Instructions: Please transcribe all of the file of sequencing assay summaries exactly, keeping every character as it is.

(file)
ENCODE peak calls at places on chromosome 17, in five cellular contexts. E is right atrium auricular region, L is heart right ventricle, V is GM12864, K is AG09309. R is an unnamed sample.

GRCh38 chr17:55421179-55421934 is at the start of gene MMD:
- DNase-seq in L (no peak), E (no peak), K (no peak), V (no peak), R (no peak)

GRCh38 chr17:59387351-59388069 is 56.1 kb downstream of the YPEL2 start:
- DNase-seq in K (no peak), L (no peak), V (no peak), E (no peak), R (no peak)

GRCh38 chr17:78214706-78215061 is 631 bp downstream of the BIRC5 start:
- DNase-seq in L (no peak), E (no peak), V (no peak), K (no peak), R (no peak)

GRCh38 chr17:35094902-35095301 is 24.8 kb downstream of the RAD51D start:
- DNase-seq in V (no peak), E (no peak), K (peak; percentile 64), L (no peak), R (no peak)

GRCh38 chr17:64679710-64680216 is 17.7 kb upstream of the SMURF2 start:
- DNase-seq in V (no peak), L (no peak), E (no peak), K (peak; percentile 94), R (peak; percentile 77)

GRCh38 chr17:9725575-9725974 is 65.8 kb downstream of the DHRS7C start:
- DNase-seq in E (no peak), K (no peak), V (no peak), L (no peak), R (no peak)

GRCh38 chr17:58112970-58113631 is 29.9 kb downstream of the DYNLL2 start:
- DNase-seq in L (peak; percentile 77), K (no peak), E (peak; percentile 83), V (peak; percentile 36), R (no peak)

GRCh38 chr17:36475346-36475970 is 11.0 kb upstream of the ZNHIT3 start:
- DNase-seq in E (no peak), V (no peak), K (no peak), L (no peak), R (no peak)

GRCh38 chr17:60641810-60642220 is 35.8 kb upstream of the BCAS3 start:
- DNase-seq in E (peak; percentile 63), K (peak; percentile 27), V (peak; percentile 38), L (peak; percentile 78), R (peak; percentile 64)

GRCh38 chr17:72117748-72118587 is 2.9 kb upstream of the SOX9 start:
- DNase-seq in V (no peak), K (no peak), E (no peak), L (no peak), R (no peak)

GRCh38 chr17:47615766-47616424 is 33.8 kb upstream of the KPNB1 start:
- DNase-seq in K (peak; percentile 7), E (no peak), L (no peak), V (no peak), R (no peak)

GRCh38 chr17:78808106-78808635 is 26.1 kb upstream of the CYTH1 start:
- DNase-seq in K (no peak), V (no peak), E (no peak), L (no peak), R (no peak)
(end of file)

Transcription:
ENCODE peak calls at places on chromosome 17, in five cellular contexts. E is right atrium auricular region, L is heart right ventricle, V is GM12864, K is AG09309. R is an unnamed sample.

GRCh38 chr17:55421179-55421934 is at the start of gene MMD:
- DNase-seq in L (no peak), E (no peak), K (no peak), V (no peak), R (no peak)

GRCh38 chr17:59387351-59388069 is 56.1 kb downstream of the YPEL2 start:
- DNase-seq in K (no peak), L (no peak), V (no peak), E (no peak), R (no peak)

GRCh38 chr17:78214706-78215061 is 631 bp downstream of the BIRC5 start:
- DNase-seq in L (no peak), E (no peak), V (no peak), K (no peak), R (no peak)

GRCh38 chr17:35094902-35095301 is 24.8 kb downstream of the RAD51D start:
- DNase-seq in V (no peak), E (no peak), K (peak; percentile 64), L (no peak), R (no peak)

GRCh38 chr17:64679710-64680216 is 17.7 kb upstream of the SMURF2 start:
- DNase-seq in V (no peak), L (no peak), E (no peak), K (peak; percentile 94), R (peak; percentile 77)

GRCh38 chr17:9725575-9725974 is 65.8 kb downstream of the DHRS7C start:
- DNase-seq in E (no peak), K (no peak), V (no peak), L (no peak), R (no peak)

GRCh38 chr17:58112970-58113631 is 29.9 kb downstream of the DYNLL2 start:
- DNase-seq in L (peak; percentile 77), K (no peak), E (peak; percentile 83), V (peak; percentile 36), R (no peak)

GRCh38 chr17:36475346-36475970 is 11.0 kb upstream of the ZNHIT3 start:
- DNase-seq in E (no peak), V (no peak), K (no peak), L (no peak), R (no peak)

GRCh38 chr17:60641810-60642220 is 35.8 kb upstream of the BCAS3 start:
- DNase-seq in E (peak; percentile 63), K (peak; percentile 27), V (peak; percentile 38), L (peak; percentile 78), R (peak; percentile 64)

GRCh38 chr17:72117748-72118587 is 2.9 kb upstream of the SOX9 start:
- DNase-seq in V (no peak), K (no peak), E (no peak), L (no peak), R (no peak)

GRCh38 chr17:47615766-47616424 is 33.8 kb upstream of the KPNB1 start:
- DNase-seq in K (peak; percentile 7), E (no peak), L (no peak), V (no peak), R (no peak)

GRCh38 chr17:78808106-78808635 is 26.1 kb upstream of the CYTH1 start:
- DNase-seq in K (no peak), V (no peak), E (no peak), L (no peak), R (no peak)